}
            if (User != null)
            {
                System.Diagnostics.Debug.WriteLine("Updating item in remote table");
                await tableController.UpdateAsync(item);
            }
        }

        public async Task Delete(TaskItem item)
        {
            Remove(item);
            if (User != null)
            {
                System.Diagnostics.Debug.WriteLine("Deleting item in remote table");
                await tableController.DeleteAsync(item);
            }
        }

        public async Task Refresh()
        {
            try
            {
                System.Diagnostics.Debug.WriteLine("Refreshing from the remote table");
                var items = await tableController.ToCollectionAsync();
                Clear();
                var e = items.GetEnumerator();
                while (e.MoveNext())
                {
                    Add(e.Current);
                }
            }
            catch (MobileServiceInvalidOperationException ex)
            {
                System.Diagnostics.Debug.WriteLine(String.Format("Cannot read from remote table: {0}", ex.Message));
                await new MessageDialog(ex.Message, "Error loading itmes").ShowAsync();
            }
        }

In each of the cases – Create, Update and Delete – I firstly add the record to the local ObservableCollection then I call the appropriate Async method on the table controller to do the same thing. I only do this if I am logged in. I’ve also got a Refresh method that refreshes the data from the remote table. This is wired up in MainPage.xaml.cs as follows:

        private async void LoginSync_Clicked(object sender, RoutedEventArgs e)
        {
            if (store.User == null)
            {
                try
                {
                    store.User = await App.MobileService.LoginAsync(MobileServiceAuthenticationProvider.MicrosoftAccount);
                    System.Diagnostics.Debug.WriteLine(String.Format("User is logged in - username is {0}", store.User.UserId));
                    loginSyncButton.Label = "Sync";
                    // Refresh from the backend store
                    await filteredStore.Refresh();
                }
                catch (MobileServiceInvalidOperationException ex)
                {
                    System.Diagnostics.Debug.WriteLine(String.Format("Mobile Services Error: {0}", ex.Message));
                    store.User = null;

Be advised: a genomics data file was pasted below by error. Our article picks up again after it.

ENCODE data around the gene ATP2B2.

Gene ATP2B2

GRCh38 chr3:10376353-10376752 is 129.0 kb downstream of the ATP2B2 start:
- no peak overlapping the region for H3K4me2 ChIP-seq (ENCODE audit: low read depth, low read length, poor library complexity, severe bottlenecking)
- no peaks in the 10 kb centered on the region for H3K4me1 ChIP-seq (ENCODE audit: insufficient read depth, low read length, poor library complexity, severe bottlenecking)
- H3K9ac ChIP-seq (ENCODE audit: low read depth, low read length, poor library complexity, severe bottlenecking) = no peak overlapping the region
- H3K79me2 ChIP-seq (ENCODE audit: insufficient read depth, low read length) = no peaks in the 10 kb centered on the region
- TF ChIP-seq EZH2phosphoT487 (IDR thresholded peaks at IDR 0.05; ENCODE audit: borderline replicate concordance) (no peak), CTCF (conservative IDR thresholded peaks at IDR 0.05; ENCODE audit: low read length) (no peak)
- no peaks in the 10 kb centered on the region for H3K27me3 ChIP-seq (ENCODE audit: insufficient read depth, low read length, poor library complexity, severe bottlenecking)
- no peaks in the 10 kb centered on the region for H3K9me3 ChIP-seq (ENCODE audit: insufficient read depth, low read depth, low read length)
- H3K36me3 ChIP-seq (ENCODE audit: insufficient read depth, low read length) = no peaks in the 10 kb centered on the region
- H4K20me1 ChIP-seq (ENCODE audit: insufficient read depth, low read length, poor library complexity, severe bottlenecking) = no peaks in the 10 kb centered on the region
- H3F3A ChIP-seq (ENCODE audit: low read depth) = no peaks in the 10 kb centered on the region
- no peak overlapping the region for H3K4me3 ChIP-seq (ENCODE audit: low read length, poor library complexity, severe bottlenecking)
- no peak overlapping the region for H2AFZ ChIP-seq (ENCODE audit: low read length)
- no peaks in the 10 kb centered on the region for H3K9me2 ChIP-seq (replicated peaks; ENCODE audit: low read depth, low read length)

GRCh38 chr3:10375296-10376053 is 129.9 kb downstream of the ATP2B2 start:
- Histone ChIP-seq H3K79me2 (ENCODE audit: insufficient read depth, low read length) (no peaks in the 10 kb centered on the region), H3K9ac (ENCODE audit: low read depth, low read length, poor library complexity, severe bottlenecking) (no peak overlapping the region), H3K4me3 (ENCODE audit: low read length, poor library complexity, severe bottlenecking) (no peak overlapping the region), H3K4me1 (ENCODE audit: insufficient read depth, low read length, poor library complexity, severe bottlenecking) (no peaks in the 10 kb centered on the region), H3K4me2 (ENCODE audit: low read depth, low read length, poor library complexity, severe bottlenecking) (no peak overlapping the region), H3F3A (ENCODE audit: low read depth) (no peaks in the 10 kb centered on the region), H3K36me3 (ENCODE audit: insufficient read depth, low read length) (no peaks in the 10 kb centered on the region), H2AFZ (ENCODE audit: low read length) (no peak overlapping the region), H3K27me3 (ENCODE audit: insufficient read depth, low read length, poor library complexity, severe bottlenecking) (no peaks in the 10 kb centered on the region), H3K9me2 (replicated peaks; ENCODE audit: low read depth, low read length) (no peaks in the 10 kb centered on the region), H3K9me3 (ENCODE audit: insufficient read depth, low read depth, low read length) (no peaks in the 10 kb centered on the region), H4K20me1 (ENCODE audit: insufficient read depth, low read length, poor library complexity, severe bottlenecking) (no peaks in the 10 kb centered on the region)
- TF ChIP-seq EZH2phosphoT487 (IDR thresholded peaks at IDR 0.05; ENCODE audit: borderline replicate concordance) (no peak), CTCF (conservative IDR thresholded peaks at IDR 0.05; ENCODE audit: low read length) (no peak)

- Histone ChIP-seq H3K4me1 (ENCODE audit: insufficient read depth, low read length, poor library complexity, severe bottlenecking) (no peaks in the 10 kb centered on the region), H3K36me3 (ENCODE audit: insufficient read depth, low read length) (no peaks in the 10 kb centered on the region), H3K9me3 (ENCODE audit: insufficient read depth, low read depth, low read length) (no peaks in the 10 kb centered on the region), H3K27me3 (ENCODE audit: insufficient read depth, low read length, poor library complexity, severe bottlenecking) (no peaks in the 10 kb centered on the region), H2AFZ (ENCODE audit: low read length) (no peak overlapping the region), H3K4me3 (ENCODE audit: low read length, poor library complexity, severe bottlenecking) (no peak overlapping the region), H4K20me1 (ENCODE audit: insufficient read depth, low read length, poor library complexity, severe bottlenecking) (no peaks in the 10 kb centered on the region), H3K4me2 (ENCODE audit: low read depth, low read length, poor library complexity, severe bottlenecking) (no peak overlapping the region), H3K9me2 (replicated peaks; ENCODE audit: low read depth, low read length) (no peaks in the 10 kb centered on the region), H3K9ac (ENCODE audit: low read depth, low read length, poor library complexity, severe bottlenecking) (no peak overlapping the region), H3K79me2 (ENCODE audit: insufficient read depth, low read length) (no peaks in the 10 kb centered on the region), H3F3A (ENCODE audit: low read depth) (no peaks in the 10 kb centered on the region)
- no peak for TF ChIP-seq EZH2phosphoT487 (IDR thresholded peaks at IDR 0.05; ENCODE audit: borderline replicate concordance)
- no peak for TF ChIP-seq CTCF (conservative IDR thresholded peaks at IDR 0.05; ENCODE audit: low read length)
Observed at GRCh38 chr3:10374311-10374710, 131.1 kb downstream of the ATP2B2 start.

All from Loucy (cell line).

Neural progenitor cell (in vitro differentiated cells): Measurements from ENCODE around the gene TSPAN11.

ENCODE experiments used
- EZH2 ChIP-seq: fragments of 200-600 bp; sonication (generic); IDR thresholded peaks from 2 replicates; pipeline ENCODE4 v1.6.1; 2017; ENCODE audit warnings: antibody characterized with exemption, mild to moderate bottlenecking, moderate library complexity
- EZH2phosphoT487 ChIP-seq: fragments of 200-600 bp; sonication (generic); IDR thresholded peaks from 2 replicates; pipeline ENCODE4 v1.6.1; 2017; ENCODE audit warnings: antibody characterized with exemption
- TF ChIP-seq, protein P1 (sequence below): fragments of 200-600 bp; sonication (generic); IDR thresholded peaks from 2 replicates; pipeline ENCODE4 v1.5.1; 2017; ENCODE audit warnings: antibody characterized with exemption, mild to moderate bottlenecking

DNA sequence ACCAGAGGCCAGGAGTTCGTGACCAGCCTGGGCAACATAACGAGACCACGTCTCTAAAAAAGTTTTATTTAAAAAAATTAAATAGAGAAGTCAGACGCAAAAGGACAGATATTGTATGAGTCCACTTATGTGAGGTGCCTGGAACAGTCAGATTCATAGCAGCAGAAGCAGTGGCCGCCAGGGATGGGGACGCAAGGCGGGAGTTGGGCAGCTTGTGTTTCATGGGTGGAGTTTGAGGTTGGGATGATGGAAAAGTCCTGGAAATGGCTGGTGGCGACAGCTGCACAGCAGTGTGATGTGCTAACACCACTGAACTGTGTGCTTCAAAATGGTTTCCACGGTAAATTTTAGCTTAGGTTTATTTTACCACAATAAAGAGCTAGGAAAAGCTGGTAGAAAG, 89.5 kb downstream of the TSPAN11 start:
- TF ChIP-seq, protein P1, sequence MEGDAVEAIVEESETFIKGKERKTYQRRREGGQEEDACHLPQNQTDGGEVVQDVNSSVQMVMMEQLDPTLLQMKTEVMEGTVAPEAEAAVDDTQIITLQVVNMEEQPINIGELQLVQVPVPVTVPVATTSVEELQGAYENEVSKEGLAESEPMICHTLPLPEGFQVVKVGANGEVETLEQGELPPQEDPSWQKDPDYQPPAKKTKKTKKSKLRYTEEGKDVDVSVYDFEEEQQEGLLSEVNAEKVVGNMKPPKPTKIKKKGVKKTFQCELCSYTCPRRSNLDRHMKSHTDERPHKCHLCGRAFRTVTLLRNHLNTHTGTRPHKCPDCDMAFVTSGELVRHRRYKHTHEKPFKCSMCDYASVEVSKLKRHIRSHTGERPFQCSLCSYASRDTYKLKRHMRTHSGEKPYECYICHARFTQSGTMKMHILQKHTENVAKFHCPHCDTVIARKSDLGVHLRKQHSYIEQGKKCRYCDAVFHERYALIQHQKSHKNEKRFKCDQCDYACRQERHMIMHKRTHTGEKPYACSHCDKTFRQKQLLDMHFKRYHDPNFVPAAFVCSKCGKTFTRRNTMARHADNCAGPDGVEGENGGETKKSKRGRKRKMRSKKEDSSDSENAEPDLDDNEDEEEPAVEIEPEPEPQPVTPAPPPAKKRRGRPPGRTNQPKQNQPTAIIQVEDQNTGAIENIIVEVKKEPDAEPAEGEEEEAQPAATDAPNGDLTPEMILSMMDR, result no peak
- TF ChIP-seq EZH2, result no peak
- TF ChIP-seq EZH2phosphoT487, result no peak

var dialog = new MessageDialog(ex.Message);
                    dialog.Commands.Add(new UICommand("OK"));
                    await dialog.ShowAsync();
                }
            }
            else
            {
                await filteredStore.Refresh();
                System.Diagnostics.Debug.WriteLine("MobileServices Sync");
            }
        }

Wait – I’m calling Refresh() on the filtered store, not the store. That’s because I’m passing through the Refresh() method from the FilteredStore to the Store:

        public async Task Refresh()
        {
            await _store.Refresh();
            RefreshView();
        }

This will refresh the store first, then refresh the view based on the store. That’s pretty much it – you can use the SQL Server 2014 Management Studio to connect to your SQL Service in the Azure cloud and check out the data that is stored.

This isn’t the end of this topic. I’ve noticed a few things along the way that need refactoring. Specifically, I should treat the view (FilteredTaskStore) and the store separately and connect them via event delegates. That way the view would update when the store updates. I wouldn’t have to wrap the FilteredTaskStore according to the store. Similarly, I kind of hate the UWP version of ObservableCollection – I’d like to get a generic version of this going that is based on something reasonable – maybe handle the manipulations all in LINQ. So I’ll continue working on this.

Next up is handling offline synchronization of data – because there are times when you aren’t on a network. Until then, there is always the GitHub Repository.